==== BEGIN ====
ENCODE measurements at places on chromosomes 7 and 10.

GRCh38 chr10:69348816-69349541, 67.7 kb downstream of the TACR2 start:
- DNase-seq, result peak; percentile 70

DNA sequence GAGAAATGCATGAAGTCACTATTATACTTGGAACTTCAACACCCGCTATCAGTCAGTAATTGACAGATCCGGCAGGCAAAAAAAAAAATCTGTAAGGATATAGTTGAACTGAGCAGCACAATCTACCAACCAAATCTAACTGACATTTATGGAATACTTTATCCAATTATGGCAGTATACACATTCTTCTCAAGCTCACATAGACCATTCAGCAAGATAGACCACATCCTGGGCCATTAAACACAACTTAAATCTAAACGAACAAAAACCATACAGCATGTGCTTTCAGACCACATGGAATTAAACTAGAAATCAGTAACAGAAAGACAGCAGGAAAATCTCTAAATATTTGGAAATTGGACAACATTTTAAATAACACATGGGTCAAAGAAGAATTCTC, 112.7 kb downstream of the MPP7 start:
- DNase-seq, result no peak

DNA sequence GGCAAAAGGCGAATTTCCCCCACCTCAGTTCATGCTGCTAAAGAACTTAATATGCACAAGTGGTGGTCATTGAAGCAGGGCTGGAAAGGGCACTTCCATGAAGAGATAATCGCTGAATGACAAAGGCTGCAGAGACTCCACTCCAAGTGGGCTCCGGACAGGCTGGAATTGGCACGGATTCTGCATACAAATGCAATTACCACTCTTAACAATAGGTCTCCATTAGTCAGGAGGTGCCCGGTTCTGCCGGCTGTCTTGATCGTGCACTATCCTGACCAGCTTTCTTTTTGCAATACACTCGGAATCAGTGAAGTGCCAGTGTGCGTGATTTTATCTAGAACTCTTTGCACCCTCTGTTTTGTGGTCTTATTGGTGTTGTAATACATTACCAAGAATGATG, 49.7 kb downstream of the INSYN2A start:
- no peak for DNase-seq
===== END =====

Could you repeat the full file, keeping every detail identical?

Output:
ENCODE measurements at places on chromosomes 7 and 10.

GRCh38 chr10:69348816-69349541, 67.7 kb downstream of the TACR2 start:
- DNase-seq, result peak; percentile 70

DNA sequence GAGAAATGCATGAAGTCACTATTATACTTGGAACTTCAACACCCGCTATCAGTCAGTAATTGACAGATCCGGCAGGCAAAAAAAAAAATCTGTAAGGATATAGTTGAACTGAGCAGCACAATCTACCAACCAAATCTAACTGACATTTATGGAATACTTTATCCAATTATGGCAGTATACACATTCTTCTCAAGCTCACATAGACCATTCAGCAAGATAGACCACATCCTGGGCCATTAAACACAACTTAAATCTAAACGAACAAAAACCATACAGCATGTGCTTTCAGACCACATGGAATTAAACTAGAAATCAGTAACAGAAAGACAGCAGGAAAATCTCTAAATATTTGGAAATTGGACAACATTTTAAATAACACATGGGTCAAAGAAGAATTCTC, 112.7 kb downstream of the MPP7 start:
- DNase-seq, result no peak

DNA sequence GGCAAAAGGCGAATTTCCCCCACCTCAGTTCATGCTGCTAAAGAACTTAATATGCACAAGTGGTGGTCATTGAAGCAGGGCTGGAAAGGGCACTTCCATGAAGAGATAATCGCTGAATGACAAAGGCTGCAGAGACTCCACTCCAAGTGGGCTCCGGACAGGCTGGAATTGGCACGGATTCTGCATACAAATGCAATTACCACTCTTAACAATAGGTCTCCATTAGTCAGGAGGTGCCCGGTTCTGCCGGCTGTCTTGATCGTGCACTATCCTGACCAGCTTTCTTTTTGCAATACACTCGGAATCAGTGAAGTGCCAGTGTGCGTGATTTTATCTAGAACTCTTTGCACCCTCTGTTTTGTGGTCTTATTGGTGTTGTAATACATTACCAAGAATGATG, 49.7 kb downstream of the INSYN2A start:
- no peak for DNase-seq